Siga Technologies loses smallpox drug profit suit

Siga Technologies Inc. was recently unable to persuade a Delaware Chancery Court judge to reconsider an award of 50 percent of the profit from a smallpox drug to PharmAthene Inc.
On Friday, Judge Donald Parsons affirmed an earlier decision that Siga should share possible proceeds of more than $400 million from ST-246, Bloomberg reports.
“The standard applicable to a motion for reargument is well-settled (and) the moving party bears a heavy burden,” Parsons wrote in a 19 page opinion, according to Bloomberg. “Motions for reargument must be denied when a party merely restates its prior arguments.”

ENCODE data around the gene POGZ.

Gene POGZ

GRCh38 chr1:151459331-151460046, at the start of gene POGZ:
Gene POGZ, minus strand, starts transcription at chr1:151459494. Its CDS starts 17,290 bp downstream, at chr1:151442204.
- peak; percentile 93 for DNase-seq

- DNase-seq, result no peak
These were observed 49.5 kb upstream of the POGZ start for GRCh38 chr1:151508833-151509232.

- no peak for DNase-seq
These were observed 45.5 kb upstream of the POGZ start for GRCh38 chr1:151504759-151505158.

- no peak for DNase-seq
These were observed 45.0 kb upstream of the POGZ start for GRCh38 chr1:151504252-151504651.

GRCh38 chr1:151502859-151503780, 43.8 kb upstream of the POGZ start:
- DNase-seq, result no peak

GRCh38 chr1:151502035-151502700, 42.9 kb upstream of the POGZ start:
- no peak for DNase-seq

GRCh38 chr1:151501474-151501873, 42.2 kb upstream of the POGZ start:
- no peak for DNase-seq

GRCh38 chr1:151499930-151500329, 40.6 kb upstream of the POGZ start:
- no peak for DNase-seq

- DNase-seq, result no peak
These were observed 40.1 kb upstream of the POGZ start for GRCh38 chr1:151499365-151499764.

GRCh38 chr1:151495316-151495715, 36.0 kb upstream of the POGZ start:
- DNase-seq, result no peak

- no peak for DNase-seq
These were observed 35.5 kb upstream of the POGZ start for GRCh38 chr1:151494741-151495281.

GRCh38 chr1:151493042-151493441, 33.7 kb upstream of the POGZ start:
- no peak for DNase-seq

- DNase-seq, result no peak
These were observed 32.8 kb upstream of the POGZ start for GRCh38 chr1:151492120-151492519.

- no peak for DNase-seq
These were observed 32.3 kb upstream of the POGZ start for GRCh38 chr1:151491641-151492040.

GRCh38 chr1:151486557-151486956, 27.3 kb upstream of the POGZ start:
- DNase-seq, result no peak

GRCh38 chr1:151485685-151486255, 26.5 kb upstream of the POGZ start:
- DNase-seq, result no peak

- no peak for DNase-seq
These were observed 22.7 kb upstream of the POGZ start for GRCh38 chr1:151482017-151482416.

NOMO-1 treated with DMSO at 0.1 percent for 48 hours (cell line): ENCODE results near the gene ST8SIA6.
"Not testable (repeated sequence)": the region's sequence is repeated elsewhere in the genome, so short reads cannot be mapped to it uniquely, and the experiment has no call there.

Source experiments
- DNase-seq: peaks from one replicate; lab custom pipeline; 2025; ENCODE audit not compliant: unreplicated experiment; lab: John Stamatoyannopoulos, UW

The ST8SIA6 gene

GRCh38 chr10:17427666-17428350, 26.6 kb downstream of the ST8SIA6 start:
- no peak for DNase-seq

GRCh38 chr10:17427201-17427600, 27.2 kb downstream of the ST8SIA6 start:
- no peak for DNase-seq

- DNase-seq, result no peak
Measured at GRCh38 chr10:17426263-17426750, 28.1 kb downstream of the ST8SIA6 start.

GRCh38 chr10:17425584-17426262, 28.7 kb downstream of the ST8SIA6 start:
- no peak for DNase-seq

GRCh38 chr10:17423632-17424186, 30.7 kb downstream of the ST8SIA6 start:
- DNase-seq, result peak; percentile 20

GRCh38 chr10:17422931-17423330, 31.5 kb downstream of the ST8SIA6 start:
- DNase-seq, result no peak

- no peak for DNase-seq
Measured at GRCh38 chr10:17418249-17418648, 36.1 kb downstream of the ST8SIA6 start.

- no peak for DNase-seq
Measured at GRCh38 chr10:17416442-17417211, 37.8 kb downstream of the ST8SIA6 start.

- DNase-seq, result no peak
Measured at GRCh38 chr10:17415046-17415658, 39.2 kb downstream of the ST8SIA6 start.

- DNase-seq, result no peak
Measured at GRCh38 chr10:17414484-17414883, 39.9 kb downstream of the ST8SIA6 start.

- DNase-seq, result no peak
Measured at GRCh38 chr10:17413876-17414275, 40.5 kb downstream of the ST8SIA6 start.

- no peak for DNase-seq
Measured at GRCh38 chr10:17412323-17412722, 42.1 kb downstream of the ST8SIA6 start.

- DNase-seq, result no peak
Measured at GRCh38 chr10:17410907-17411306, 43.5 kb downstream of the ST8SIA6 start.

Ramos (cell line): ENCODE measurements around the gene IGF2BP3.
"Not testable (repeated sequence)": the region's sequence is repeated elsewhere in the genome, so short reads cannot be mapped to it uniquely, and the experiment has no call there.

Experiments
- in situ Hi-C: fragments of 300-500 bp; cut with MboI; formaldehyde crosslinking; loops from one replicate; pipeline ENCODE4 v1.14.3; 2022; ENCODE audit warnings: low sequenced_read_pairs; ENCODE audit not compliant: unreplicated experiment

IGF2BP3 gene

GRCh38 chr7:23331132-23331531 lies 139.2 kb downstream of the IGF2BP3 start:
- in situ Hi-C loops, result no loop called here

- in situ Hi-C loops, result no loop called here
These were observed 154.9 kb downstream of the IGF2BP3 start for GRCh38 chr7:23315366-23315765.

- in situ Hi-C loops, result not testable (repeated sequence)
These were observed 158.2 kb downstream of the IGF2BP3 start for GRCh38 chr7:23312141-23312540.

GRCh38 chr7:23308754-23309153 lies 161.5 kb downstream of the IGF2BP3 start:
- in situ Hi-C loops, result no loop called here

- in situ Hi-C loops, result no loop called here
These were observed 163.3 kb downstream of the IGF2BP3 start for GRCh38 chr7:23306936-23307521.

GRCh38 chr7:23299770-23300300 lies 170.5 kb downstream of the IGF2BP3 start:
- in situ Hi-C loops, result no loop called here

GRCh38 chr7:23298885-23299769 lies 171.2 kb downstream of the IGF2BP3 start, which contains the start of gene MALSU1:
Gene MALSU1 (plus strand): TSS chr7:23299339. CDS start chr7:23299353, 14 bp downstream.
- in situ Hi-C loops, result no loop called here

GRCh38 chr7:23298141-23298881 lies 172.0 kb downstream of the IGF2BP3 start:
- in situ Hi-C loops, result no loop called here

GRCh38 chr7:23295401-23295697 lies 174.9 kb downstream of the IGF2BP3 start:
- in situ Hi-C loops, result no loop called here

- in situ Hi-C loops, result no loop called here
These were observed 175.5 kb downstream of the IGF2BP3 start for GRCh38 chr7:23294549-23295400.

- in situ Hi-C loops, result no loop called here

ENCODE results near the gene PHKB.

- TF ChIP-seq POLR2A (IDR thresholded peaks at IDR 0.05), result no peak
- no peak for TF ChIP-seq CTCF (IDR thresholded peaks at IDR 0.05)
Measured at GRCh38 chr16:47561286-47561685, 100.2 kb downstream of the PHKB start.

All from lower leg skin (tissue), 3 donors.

Siga alleged in a court filing that Parsons "misapprehended both the law and the facts" when he awarded a share of ST-246's profit to PharmAthene. Parsons said earlier that Siga had breached its obligation of good faith negotiation on the antiviral drug designed to be used in case of a biological attack.
According to Siga, ST-246 works by blocking the ability of the smallpox virus to spread to other cells, preventing disease symptoms in smallpox animal models. Experiments suggest that the drug may function without compromising acquisition of protective immunity. Clinical studies with healthy human volunteers have shown that ST-246 may be administered without serious adverse effects.
The U.S. Food and Drug Administration has designated the drug for fast-track status, making a path for an expedited FDA review and anticipated regulatory approval.